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Report on Pacaya (Guatemala) — November 1983

Scientific Event Alert Network Bulletin, vol. 8, no. 11 (November 1983)
Managing Editor: Lindsay McClelland.

Pacaya (Guatemala) Strombolian activity; lava flow

Please cite this report as:

Global Volcanism Program, 1983. Report on Pacaya (Guatemala). In: McClelland, L (ed.), Scientific Event Alert Network Bulletin, 8:11. Smithsonian Institution. https://doi.org/10.5479/si.GVP.SEAN198311-342110.

Volcano Profile |  Complete Bulletin


Pacaya

Guatemala

14.382°N, 90.601°W; summit elev. 2569 m

All times are local (unless otherwise noted)


Geologists from Michigan Tech. Univ. and the Instituto Geográfico Militar (IGM) visited the volcano 13 and 16 November. Cloudy weather on the 13th allowed only brief glimpses of the crater; activity appeared to be weak but some spattering may have been occurring. On 16 November, the geologists noted that the active cone, centered on the S edge of MacKenney Crater, had grown to more than 100 m in height and filled 1/3-1/2 of the crater. Several Strombolian bursts per minute occurred from a vent at the top of the cone, ejecting spatter to 20 m height. Bombs reached 30 cm in maximum dimension. Aa lava emerged from below the base of the active cone, flowed down the crater's NW flank, and was beginning to pond in the saddle between MacKenney Crater and an older cone (Cerro Chino).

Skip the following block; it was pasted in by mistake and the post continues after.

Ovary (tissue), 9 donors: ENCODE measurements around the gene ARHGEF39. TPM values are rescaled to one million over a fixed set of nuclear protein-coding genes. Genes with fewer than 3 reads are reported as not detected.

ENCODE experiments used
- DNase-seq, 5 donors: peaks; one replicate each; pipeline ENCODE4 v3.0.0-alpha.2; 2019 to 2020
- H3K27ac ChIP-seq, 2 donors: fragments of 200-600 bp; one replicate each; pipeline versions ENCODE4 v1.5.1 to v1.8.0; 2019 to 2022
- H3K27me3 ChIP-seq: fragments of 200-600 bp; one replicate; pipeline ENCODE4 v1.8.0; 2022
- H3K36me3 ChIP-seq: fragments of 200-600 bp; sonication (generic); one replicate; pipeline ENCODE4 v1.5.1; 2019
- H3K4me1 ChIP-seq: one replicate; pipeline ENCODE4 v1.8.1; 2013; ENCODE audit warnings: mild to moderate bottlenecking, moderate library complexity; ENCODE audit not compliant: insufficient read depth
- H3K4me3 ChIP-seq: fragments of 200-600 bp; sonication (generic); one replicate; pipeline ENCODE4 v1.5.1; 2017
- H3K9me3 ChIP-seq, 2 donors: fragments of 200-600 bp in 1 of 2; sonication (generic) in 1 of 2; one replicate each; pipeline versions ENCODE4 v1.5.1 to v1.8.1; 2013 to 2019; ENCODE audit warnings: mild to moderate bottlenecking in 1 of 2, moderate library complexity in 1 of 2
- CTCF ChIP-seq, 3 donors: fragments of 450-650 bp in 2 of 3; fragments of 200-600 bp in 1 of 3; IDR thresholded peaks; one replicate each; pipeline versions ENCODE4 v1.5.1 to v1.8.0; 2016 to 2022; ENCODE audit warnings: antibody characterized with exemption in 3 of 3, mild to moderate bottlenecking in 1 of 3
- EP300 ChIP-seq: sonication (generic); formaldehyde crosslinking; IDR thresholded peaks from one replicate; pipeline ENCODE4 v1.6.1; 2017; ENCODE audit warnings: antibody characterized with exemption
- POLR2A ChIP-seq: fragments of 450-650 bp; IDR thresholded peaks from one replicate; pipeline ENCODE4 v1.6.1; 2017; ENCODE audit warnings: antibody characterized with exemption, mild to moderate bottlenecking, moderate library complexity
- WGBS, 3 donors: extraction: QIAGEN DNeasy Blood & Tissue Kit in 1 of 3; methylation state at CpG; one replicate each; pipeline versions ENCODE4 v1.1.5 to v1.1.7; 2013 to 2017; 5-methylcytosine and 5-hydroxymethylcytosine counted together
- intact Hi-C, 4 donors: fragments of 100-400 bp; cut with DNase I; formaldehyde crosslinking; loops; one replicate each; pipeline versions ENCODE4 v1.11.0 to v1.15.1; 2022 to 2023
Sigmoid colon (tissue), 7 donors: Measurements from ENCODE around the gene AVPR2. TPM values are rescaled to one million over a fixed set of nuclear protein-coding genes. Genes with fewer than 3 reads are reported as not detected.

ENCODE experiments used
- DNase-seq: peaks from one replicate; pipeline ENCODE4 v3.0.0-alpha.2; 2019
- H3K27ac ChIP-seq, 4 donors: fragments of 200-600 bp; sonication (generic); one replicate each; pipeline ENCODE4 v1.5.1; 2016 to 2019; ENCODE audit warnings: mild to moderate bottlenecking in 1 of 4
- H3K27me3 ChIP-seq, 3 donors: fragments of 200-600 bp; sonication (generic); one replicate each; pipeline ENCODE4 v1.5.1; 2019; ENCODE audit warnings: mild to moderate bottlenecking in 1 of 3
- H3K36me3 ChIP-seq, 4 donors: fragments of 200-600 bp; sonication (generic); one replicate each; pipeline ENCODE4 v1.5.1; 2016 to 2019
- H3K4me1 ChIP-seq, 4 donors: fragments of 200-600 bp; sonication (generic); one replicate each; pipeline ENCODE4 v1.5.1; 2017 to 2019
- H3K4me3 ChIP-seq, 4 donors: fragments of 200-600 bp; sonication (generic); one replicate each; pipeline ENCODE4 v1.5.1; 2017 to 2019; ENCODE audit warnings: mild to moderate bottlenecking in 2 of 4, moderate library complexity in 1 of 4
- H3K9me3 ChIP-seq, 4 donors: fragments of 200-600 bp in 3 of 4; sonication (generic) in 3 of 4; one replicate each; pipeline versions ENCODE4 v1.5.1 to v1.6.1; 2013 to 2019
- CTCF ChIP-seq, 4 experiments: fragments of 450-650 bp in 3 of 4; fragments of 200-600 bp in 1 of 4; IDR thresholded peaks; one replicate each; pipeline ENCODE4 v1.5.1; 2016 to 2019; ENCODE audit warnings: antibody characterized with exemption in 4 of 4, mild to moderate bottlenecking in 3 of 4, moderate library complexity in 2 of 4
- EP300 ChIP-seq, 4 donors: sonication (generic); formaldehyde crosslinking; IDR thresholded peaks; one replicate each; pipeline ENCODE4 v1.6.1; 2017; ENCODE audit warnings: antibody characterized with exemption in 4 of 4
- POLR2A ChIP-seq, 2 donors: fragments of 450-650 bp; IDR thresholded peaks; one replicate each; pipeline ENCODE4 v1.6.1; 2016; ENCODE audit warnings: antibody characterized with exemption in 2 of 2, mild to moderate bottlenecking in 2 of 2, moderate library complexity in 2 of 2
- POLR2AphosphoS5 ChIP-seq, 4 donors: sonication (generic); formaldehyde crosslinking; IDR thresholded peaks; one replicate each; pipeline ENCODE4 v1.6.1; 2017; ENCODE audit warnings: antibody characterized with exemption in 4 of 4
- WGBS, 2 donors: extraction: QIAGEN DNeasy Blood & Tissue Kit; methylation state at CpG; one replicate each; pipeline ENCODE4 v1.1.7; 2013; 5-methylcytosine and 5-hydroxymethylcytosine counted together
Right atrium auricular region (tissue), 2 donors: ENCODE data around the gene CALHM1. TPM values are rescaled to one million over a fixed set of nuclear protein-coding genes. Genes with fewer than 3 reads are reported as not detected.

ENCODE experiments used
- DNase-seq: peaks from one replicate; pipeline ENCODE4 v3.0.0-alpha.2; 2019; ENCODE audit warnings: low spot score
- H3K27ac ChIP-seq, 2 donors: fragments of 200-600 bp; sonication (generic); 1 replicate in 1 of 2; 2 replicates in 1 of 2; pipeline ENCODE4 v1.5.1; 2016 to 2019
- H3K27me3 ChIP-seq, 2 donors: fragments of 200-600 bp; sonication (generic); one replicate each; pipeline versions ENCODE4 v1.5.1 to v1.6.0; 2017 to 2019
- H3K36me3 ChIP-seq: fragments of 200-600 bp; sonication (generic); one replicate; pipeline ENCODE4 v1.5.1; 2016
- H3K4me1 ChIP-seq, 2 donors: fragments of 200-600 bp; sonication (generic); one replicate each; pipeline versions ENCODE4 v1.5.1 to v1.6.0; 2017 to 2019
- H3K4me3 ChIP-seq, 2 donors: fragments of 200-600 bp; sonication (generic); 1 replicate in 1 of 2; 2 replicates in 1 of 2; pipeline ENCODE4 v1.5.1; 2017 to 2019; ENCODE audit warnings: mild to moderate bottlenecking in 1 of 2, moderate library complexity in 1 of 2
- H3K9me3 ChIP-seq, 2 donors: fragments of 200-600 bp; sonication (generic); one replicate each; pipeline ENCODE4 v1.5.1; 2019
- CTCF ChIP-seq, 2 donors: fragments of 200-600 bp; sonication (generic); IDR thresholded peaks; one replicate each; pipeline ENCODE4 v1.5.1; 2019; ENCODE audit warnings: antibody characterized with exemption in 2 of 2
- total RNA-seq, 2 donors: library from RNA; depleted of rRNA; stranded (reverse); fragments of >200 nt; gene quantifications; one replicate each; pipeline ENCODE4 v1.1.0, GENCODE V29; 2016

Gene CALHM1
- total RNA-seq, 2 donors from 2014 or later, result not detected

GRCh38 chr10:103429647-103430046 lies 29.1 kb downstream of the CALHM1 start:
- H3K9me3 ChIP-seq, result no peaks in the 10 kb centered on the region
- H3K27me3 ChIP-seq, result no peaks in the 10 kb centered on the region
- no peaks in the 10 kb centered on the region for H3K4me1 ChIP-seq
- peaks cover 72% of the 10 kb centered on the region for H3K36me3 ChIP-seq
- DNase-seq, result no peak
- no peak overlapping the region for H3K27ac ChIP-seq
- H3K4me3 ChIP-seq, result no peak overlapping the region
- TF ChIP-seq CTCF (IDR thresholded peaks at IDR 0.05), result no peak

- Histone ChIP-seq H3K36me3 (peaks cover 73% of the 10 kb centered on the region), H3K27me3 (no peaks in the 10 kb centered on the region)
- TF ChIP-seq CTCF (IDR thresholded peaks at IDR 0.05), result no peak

Geologic Background. Eruptions from Pacaya, one of Guatemala's most active volcanoes, are frequently visible from Guatemala City, the nation's capital. This complex basaltic volcano was constructed just outside the southern topographic rim of the 14 x 16 km Pleistocene Amatitlán caldera. A cluster of dacitic lava domes occupies the southern caldera floor. The post-caldera Pacaya massif includes the ancestral Pacaya Viejo and Cerro Grande stratovolcanoes and the currently active Mackenney stratovolcano. Collapse of Pacaya Viejo between 600 and 1500 years ago produced a debris-avalanche deposit that extends 25 km onto the Pacific coastal plain and left an arcuate somma rim inside which the modern Pacaya volcano (Mackenney cone) grew. A subsidiary crater, Cerro Chino, was constructed on the NW somma rim and was last active in the 19th century. During the past several decades, activity has consisted of frequent strombolian eruptions with intermittent lava flow extrusion that has partially filled in the caldera moat and armored the flanks of Mackenney cone, punctuated by occasional larger explosive eruptions that partially destroy the summit of the growing young stratovolcano.

Information Contacts: S. Halsor, Michigan Tech. Univ.